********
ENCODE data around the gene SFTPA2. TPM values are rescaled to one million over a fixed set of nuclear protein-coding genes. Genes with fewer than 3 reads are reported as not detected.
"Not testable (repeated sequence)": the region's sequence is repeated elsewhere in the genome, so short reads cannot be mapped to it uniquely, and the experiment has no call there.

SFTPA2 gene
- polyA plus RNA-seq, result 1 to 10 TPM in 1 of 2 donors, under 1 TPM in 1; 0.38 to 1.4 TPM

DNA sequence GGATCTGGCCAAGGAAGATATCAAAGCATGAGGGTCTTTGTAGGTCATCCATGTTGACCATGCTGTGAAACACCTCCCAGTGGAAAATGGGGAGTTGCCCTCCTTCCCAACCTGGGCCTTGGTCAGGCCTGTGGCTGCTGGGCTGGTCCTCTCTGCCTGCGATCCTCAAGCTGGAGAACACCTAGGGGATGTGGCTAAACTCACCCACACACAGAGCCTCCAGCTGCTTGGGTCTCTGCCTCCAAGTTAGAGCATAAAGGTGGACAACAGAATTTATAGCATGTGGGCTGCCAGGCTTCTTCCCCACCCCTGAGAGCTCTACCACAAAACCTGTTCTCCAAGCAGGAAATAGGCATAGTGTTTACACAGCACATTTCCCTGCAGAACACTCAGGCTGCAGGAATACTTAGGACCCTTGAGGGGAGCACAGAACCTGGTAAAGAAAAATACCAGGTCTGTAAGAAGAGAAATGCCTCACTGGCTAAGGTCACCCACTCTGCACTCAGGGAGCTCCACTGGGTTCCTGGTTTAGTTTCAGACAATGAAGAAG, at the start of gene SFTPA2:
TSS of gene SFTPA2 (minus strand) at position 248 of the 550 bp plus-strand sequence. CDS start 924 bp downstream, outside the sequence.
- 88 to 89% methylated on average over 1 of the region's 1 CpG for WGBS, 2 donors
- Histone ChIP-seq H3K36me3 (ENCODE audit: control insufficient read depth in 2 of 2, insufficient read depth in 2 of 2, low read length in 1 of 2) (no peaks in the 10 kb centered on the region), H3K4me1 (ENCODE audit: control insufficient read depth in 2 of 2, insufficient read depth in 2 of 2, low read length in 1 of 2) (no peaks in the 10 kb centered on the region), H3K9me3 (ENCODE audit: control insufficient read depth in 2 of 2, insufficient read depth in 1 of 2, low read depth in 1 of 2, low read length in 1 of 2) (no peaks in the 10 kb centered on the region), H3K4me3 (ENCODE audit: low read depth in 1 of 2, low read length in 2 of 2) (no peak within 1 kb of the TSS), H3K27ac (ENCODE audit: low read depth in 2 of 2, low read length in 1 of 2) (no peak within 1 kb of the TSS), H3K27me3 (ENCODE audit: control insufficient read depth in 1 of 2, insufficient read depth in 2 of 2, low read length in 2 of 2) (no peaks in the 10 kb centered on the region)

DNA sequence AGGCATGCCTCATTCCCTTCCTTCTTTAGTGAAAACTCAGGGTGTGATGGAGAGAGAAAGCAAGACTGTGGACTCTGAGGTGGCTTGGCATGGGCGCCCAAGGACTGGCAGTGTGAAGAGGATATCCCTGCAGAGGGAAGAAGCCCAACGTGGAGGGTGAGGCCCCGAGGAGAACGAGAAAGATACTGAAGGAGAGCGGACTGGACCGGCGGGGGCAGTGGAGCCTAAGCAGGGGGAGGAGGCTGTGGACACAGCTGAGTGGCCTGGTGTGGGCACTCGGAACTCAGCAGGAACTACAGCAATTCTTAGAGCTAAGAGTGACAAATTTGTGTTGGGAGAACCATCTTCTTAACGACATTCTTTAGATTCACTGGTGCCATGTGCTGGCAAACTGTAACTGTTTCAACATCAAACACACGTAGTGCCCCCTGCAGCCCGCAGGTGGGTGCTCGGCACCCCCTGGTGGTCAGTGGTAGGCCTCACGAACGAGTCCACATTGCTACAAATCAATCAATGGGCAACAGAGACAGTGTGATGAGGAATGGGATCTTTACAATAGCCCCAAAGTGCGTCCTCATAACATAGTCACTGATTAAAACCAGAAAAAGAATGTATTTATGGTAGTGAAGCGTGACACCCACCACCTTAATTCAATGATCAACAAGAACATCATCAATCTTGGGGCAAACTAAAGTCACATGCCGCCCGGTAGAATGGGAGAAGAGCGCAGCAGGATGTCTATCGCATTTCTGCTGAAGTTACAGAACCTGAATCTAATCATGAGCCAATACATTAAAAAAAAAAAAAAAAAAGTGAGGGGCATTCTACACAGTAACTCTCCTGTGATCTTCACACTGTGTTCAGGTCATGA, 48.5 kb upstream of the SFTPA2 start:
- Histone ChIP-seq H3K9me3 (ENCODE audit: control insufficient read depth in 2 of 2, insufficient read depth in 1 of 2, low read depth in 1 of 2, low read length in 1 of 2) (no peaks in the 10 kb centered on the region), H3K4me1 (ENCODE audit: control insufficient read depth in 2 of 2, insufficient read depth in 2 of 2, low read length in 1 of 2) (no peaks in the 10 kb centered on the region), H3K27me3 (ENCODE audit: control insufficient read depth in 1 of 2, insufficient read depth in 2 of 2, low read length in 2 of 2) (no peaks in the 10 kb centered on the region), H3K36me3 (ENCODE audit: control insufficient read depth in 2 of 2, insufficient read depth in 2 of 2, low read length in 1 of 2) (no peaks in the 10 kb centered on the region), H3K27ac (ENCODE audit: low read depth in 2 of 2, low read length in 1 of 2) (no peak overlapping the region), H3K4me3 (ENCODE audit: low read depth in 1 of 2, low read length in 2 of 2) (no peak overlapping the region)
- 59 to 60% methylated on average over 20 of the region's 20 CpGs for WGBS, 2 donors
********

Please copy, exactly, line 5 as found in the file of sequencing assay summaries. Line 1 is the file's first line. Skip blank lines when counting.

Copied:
DNA sequence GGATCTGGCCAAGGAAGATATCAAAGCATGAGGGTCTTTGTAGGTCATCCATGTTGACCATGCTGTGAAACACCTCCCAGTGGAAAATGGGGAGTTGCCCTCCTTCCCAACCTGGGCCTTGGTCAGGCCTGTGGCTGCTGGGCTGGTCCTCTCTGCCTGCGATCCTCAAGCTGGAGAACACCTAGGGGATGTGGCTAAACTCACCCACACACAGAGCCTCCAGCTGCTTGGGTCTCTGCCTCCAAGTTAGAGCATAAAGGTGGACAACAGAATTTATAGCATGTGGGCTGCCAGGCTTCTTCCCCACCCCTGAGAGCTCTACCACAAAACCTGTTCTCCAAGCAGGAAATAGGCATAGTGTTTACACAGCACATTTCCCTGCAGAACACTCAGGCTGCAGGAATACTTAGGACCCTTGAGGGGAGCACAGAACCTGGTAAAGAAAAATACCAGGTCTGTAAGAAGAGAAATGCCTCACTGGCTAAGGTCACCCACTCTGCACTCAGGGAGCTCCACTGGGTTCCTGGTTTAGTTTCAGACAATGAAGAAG, at the start of gene SFTPA2: